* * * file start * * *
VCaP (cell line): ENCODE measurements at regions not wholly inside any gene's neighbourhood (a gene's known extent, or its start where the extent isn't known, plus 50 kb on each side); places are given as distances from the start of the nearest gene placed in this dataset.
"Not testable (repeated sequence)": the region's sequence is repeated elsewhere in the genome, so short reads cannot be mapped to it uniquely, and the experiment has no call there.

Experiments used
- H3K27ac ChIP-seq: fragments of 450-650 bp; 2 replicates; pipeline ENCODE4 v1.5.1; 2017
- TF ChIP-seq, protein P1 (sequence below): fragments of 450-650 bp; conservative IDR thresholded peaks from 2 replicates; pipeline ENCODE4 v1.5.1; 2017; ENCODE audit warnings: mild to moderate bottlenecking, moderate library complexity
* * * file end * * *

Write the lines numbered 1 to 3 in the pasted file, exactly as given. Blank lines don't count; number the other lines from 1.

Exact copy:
VCaP (cell line): ENCODE measurements at regions not wholly inside any gene's neighbourhood (a gene's known extent, or its start where the extent isn't known, plus 50 kb on each side); places are given as distances from the start of the nearest gene placed in this dataset.
"Not testable (repeated sequence)": the region's sequence is repeated elsewhere in the genome, so short reads cannot be mapped to it uniquely, and the experiment has no call there.

Experiments used